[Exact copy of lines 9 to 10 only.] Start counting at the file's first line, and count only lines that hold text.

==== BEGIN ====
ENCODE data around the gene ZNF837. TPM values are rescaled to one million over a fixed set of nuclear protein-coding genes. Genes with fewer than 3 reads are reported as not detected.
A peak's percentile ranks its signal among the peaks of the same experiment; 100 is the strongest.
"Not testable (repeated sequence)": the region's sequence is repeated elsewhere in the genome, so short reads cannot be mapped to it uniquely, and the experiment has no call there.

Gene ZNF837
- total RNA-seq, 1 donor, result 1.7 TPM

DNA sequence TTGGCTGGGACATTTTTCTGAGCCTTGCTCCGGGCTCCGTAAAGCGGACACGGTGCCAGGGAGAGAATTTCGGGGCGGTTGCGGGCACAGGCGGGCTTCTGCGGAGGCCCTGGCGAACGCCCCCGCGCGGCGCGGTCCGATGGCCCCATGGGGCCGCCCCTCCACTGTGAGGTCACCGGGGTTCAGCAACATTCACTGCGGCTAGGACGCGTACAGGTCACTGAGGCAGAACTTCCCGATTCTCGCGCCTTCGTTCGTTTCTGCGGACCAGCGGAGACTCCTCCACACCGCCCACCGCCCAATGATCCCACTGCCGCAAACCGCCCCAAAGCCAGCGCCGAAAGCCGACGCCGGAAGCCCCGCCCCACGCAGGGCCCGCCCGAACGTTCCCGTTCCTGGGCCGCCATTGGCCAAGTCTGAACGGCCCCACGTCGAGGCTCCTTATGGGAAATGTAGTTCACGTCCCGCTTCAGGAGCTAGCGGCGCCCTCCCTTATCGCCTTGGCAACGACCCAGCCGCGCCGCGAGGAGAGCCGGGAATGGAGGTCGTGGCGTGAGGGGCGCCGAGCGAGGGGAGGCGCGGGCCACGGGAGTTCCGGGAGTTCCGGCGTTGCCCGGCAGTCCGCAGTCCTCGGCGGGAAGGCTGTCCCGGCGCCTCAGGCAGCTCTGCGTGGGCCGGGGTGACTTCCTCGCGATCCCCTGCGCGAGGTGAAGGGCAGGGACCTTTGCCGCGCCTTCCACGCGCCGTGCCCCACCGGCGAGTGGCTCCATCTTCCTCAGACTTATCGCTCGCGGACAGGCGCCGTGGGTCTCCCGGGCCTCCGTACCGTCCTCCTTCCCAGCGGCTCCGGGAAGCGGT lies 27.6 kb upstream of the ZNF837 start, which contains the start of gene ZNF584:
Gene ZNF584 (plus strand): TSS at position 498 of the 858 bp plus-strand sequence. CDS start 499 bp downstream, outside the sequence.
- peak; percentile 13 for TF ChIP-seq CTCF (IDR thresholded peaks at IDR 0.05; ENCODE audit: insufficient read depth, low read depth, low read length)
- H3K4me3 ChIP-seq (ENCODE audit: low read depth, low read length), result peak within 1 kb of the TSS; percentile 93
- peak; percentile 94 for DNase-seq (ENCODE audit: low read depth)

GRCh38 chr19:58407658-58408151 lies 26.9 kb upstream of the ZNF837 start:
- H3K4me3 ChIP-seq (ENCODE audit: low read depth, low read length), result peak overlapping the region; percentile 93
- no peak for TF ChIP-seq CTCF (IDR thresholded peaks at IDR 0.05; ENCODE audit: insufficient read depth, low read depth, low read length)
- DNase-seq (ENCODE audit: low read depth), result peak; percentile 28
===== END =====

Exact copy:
- H3K4me3 ChIP-seq (ENCODE audit: low read depth, low read length), result peak within 1 kb of the TSS; percentile 93
- peak; percentile 94 for DNase-seq (ENCODE audit: low read depth)